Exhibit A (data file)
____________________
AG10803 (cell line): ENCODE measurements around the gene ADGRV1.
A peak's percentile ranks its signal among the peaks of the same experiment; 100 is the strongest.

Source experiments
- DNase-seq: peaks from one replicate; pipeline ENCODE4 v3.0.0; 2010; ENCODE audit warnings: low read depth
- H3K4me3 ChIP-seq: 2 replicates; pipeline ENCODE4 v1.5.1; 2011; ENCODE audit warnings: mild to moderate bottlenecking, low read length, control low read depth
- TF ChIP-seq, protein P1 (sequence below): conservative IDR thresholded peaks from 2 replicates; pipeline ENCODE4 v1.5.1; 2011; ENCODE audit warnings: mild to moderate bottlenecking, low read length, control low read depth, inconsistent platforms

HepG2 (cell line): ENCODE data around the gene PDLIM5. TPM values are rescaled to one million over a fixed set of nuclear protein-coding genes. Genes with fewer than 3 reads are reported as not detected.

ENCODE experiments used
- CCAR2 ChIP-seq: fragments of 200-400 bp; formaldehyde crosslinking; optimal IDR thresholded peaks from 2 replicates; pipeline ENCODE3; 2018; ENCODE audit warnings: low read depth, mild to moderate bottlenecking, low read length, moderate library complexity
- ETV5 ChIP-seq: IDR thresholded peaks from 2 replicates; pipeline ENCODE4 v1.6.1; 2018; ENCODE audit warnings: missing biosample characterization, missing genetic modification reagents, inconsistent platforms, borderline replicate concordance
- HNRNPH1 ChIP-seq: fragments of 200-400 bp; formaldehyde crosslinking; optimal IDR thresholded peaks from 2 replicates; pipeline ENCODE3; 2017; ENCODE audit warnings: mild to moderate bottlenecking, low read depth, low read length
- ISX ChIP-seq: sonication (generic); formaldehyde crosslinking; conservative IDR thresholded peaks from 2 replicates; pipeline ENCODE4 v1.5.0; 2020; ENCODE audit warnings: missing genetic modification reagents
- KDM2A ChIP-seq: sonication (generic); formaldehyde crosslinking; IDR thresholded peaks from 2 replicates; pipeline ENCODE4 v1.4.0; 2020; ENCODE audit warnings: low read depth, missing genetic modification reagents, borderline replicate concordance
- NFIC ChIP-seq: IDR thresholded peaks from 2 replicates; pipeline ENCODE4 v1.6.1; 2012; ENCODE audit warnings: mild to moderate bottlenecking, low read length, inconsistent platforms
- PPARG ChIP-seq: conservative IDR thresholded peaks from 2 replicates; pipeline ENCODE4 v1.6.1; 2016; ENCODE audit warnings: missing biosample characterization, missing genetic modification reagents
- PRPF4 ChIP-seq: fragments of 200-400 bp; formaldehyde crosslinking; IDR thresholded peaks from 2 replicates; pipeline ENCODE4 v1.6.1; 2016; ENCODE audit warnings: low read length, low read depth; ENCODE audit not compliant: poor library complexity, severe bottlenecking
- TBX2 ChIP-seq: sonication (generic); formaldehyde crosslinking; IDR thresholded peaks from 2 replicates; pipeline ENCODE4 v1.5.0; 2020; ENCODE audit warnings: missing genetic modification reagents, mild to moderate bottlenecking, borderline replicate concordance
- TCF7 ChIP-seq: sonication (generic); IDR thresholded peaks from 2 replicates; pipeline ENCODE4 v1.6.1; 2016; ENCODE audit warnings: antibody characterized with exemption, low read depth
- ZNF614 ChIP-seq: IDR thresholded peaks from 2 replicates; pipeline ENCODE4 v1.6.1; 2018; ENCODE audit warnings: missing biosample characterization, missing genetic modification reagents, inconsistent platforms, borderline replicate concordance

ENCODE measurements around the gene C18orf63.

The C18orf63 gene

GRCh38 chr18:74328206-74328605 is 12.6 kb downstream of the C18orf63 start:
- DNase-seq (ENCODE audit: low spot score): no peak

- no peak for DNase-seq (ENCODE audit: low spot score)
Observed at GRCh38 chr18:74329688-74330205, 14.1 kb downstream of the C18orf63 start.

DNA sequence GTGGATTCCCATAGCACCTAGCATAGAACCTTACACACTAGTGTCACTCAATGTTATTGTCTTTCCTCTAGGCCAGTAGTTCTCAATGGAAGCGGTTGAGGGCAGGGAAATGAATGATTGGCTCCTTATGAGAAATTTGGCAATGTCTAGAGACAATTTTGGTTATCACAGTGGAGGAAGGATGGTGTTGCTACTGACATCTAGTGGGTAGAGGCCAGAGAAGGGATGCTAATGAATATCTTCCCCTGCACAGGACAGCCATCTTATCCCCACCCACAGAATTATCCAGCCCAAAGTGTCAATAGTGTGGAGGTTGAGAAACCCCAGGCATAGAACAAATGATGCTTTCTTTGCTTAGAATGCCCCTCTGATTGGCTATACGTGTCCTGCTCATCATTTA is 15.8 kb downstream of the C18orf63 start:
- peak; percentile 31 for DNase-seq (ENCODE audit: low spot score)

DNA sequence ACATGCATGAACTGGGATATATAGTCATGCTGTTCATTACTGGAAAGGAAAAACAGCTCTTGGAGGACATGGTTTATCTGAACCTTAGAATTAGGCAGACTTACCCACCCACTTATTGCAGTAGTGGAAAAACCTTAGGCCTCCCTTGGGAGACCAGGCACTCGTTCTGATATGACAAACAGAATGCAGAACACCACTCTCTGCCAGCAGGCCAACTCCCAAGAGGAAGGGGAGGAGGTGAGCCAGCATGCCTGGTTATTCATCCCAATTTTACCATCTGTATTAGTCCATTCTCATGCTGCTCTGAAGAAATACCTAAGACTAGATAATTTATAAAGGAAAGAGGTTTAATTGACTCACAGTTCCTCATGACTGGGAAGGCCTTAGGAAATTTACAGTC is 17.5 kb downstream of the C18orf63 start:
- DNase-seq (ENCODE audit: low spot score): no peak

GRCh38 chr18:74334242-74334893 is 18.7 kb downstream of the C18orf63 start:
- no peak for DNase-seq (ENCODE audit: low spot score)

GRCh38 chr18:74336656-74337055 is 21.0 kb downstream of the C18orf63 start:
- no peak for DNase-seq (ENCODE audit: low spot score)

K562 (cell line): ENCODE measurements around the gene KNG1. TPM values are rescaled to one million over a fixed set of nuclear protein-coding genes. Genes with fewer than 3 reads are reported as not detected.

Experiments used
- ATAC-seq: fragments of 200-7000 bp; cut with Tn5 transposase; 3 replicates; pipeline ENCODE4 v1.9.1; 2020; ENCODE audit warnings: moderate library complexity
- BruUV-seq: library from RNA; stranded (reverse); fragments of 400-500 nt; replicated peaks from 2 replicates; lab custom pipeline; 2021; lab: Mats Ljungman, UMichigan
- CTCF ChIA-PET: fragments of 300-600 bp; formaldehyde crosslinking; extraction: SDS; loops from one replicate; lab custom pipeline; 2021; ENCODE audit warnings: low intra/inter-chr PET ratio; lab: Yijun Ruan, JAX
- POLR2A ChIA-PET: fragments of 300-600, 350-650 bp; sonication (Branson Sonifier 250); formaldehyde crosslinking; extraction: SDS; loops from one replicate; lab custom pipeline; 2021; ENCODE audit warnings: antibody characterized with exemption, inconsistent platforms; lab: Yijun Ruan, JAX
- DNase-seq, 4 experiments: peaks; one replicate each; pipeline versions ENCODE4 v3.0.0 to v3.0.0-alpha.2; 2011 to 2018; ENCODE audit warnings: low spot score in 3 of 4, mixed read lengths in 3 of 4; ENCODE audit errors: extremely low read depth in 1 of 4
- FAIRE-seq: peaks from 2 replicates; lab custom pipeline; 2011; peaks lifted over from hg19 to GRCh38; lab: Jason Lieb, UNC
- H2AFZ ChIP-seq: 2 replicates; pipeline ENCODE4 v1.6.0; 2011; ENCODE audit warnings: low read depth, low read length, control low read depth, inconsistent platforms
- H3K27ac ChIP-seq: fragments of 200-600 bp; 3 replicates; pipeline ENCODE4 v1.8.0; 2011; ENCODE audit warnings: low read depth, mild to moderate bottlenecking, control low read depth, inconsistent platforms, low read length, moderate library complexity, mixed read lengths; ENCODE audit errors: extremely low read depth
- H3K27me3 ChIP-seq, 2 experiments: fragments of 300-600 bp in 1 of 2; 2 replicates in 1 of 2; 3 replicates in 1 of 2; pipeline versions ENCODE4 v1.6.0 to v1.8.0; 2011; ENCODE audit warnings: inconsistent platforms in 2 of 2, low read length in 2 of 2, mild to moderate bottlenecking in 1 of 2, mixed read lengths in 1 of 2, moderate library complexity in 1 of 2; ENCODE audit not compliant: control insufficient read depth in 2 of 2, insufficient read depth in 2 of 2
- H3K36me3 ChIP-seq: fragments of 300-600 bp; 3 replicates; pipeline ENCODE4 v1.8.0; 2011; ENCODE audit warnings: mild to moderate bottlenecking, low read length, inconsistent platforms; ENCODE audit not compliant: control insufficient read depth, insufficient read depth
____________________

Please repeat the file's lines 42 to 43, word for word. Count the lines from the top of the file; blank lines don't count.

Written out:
- H2AFZ ChIP-seq: 2 replicates; pipeline ENCODE4 v1.6.0; 2011; ENCODE audit warnings: low read depth, low read length, control low read depth, inconsistent platforms
- H3K27ac ChIP-seq: fragments of 200-600 bp; 3 replicates; pipeline ENCODE4 v1.8.0; 2011; ENCODE audit warnings: low read depth, mild to moderate bottlenecking, control low read depth, inconsistent platforms, low read length, moderate library complexity, mixed read lengths; ENCODE audit errors: extremely low read depth